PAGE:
Bob was sent by his church to check out a project they were supporting in Africa. At the height of his welcoming ceremony by the African people, Bob was busy unloading all of his photography equipment in order to quickly snap pictures before he lost this once-in-a-lifetime opportunity.
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“You’ve gotta take the bull by the horns,” I declared. The students looked puzzled. As an “English as a First Language” (EFL) speaker, I was talking to my class of twelve students who were all “English as a Second Language” (ESL) speakers from around the globe. Since they all spoke English, I assumed that they fully understood everything I said.
The Joneses are busy getting ready for their home assignment, or furlough, next week. Dad may have to pull a few all-nighters to finish packing. They haven’t even thought about cleaning the house and readying it for the next occupants. They’ll have to ask their missionary friends to return borrowed items.
We met friends at an Indian restaurant. As we munched warm flatbread with these missionaries, they told us how their mission agency was reckoning with looming challenges on several fronts.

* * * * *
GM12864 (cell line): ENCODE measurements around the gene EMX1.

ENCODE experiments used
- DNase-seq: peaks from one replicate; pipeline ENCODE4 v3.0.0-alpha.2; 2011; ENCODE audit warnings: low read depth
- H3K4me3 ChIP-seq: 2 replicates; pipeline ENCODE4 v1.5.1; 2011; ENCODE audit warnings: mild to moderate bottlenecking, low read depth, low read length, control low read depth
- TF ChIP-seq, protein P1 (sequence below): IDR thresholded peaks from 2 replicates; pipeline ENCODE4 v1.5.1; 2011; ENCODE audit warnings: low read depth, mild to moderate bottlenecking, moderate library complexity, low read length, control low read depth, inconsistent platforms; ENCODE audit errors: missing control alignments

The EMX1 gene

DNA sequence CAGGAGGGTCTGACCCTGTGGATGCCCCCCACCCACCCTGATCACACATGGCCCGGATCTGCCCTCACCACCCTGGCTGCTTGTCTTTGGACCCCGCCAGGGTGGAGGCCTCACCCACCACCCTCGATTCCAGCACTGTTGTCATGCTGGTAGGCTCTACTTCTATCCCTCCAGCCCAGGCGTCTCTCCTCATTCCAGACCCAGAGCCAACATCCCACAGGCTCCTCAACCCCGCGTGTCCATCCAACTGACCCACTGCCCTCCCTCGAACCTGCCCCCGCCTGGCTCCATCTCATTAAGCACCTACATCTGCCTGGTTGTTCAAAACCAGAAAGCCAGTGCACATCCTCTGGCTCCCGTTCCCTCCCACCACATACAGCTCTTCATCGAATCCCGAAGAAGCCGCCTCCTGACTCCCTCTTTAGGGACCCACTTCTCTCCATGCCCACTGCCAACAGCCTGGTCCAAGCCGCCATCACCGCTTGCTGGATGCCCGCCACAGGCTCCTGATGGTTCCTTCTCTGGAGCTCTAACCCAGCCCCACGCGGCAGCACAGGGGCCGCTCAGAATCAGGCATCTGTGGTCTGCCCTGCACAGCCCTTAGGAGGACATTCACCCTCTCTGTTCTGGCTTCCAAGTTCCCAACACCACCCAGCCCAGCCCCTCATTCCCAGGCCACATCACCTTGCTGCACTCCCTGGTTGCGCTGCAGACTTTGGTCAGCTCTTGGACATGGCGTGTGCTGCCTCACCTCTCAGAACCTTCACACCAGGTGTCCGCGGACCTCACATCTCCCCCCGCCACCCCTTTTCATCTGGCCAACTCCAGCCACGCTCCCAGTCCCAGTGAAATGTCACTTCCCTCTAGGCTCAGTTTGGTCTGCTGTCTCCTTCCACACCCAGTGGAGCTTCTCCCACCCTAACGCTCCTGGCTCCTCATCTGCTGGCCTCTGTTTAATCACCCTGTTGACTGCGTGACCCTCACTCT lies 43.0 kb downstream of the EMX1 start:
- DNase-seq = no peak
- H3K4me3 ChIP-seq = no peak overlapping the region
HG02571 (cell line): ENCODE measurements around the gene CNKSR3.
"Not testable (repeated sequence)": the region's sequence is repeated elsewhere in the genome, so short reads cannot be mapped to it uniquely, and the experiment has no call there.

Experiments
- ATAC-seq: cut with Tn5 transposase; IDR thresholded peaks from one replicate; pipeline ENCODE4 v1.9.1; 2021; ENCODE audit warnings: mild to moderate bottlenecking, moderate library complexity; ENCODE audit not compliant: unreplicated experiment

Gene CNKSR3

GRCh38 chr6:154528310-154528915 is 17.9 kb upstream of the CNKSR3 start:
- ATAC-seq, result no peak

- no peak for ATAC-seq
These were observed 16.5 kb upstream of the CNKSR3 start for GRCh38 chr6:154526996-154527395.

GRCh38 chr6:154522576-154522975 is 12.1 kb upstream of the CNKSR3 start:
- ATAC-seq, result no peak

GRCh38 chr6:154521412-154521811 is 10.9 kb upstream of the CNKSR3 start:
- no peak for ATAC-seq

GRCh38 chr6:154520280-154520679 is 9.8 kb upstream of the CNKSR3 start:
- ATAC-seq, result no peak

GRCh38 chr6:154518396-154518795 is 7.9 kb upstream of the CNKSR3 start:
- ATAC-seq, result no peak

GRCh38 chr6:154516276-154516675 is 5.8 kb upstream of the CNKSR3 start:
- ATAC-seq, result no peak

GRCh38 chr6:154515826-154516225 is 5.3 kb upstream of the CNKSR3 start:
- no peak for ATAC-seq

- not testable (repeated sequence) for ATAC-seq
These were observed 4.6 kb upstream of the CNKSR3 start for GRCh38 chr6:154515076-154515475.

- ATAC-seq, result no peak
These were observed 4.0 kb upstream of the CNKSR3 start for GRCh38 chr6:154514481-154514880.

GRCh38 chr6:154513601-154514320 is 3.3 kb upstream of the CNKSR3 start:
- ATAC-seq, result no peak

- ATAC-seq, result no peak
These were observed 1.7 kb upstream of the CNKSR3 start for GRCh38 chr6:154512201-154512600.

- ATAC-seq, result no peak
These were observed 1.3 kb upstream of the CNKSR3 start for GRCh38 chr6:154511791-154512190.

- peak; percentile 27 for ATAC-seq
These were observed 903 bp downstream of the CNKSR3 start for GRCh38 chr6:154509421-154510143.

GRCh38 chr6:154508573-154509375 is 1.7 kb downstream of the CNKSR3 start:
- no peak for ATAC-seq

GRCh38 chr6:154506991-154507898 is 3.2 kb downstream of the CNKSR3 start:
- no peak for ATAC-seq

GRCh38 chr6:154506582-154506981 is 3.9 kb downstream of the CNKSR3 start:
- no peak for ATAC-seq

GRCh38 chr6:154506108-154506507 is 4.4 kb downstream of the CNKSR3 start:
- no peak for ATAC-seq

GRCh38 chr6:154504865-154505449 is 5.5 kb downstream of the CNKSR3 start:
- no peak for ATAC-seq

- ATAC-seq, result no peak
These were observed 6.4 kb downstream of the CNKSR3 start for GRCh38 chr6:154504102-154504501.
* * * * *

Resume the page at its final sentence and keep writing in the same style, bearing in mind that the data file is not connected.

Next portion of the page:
From the start, Africa Equip Ministry (AEM), based in Nairobi, Kenya, was a ministry that had very little money but local Christians were enthusiastically involved in it.
Ana Silvia got the shock of her life. After five years of teaching the deaf, the young school principal almost lost hope when she discovered her students had made little progress.
As a missionary teacher in a Bible college in Kenya, one of my greatest concerns is “How can God use me to make a lasting difference in my students’ lives?”
You are pioneering the growth of an exciting ministry. You have dreams and plans and a commitment to do things right. But your partner doesn’t share your way of doing things. It has reached the point where you are frustrated and unclear about where it is all going.
The evangelical world has become enamored with the idea of multicultural church planting teams in the last few years. This approach has yielded great promise but also many problems (Roembke 2000, ix), particularly in the area of relationships.
As I sat down to reflect on my experience as an English as a Foreign Language (EFL) teacher at an overseas Bible institute, I realized that I had something to share concerning one of the important practical realities of theological education in non-English speaking contexts.